Jacob

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Home > The Book of Mormon > Jacob

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This page would ideally always be under construction. You are invited to contribute.


Summary[edit]

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Relationship to Book of Mormon. The relationship of Jacob to the Book of Mormon as a whole is discussed at Book of Mormon: Unities.

Story. Jacob consists of five major sections:

Message. Themes, symbols, and doctrinal points emphasized in Jacob include:


Historical setting[edit]

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Discussion[edit]

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Editorial comment[edit]

Complete outline and page map[edit]

This heading contains an outline for the entire book. Items in blue or purple text indicate hyperlinked pages that address specific portions of the book. Click the link above and to the right to edit or add content to this heading. →


A. Jacob as faithful under-shepherd to Christ (Chapter 1)


B. Jacob preaches individual righteousness (Chapters 2-3)
• Jacob's burden to call the people to repentance (2:1-11)
• call to repentance regarding riches and pride (2:12-22)
• call to repentance regarding multiple wives (2:23-35)
• warning of physical destruction by Lamanites and eternal damnation (3:1-11)
• Jacob writes upon the small plates of Nephi (3:12-14)
C. Testimony of Christ (Chapter 4)


B. Jacob prophesies group history: the olive tree (Chapters 5-6)


A. Sherem as anti-Christ or anti-shepherd (Chapter 7)

Unanswered questions[edit]

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Prompts for life application[edit]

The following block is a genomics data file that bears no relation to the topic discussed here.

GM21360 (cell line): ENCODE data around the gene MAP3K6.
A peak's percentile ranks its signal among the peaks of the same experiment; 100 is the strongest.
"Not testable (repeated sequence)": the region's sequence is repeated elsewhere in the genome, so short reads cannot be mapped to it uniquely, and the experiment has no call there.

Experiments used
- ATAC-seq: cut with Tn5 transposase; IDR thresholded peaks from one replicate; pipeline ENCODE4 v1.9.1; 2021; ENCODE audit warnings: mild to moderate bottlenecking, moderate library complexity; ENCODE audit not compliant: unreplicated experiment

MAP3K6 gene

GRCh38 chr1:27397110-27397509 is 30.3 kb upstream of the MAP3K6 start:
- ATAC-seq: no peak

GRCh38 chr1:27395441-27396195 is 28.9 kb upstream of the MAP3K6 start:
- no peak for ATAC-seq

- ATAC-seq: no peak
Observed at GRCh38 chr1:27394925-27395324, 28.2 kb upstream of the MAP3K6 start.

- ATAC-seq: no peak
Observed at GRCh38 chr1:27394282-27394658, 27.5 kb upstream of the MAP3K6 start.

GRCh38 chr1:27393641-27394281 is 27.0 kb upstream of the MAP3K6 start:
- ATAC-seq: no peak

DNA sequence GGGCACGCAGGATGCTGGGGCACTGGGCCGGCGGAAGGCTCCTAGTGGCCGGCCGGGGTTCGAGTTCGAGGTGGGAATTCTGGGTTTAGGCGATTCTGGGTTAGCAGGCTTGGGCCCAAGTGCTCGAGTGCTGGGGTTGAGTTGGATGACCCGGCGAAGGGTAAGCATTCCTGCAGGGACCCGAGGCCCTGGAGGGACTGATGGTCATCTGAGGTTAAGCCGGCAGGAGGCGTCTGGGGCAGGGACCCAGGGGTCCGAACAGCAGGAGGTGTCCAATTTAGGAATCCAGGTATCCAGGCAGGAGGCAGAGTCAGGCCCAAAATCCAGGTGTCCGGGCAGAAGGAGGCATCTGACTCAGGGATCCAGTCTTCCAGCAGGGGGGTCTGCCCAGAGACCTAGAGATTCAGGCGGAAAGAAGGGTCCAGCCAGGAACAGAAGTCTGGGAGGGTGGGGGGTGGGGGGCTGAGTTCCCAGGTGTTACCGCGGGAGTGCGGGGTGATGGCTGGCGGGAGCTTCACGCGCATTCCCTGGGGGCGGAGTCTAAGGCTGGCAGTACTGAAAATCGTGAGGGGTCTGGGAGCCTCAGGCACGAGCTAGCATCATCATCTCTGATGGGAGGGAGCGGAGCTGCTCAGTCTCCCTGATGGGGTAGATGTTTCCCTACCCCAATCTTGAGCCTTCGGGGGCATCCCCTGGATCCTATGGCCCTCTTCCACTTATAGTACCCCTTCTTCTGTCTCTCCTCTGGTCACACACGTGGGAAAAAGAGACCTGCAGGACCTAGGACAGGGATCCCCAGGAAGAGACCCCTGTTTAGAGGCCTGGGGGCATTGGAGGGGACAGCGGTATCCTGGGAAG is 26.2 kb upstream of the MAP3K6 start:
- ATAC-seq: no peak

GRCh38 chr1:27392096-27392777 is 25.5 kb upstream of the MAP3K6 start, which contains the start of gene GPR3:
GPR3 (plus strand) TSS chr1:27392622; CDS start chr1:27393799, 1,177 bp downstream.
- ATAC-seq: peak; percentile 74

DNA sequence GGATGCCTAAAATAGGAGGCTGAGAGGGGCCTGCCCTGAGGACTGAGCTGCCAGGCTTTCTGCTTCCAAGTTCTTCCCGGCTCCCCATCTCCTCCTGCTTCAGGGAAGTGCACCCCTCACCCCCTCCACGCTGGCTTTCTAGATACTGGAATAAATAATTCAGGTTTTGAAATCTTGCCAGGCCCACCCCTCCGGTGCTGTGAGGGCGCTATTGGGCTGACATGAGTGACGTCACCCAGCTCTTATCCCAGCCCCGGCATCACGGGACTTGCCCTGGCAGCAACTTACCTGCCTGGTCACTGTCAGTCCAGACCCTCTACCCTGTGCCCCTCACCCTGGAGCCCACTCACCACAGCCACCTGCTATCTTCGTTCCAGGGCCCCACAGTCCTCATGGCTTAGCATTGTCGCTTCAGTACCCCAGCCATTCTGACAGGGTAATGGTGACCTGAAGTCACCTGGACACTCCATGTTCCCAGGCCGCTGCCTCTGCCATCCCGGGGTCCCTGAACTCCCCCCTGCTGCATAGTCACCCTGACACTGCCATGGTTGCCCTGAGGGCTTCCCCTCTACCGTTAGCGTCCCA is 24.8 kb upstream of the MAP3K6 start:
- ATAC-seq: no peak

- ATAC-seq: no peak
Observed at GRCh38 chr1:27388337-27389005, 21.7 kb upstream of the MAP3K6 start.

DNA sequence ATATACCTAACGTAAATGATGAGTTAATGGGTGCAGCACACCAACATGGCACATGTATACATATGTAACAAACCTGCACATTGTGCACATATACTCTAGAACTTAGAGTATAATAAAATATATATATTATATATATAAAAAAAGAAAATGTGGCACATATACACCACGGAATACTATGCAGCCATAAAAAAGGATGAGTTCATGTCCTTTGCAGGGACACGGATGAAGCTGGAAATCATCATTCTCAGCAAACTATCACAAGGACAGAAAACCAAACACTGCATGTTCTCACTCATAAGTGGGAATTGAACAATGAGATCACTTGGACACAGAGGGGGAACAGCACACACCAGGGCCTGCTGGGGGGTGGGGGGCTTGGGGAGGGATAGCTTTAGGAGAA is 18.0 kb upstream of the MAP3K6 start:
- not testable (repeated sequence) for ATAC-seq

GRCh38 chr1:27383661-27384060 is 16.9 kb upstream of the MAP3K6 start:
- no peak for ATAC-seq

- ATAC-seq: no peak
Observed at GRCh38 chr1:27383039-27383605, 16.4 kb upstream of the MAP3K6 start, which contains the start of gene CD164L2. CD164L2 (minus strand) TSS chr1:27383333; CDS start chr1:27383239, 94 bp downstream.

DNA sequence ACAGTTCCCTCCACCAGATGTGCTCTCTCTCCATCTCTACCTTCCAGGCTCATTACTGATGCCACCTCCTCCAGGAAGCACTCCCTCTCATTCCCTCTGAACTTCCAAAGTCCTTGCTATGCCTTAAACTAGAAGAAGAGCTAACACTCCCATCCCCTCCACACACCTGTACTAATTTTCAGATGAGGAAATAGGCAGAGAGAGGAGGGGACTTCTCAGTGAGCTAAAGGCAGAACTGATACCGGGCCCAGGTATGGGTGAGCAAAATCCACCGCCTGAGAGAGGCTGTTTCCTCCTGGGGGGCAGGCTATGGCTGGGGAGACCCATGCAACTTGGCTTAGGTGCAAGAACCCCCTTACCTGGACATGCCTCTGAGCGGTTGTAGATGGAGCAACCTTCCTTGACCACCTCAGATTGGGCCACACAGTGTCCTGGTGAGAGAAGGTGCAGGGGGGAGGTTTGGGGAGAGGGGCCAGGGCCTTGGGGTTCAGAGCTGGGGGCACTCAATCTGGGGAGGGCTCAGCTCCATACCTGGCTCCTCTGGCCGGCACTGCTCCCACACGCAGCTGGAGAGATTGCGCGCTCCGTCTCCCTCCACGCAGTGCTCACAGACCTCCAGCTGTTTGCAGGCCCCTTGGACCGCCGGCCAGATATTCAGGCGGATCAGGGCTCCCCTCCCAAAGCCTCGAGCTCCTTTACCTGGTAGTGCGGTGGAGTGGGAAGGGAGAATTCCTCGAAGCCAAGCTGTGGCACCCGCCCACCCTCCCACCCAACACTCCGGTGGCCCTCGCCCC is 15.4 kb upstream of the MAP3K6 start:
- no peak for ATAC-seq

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Prompts for further study[edit]

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Resources[edit]

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Previous editions.

  • The original 1830 edition of Jacob was divided into only five chapters (I-V). For the 1879 edition Parley Pratt further divided those five into the seven chapters (1-7) still used today. • I: 1 • II: 2-3 • III: 4-5 • IV: 6 • V: 7

References cited on this page.

Other resources.

Notes[edit]

Footnotes are not required but are encouraged for factual assertions that average readers cannot easily evaluate for themselves (such as the date of King Solomon’s death or the nuanced definition of a Greek word). In contrast, insights rarely benefit from footnoting, and the focus of this page should always remain on the scriptures themselves rather than what someone has said about them. Links are actively encouraged on all sections of this page, and links to authoritative sources (such as Strong's Bible Concordance or the Joseph Smith Papers) are preferable to footnotes.




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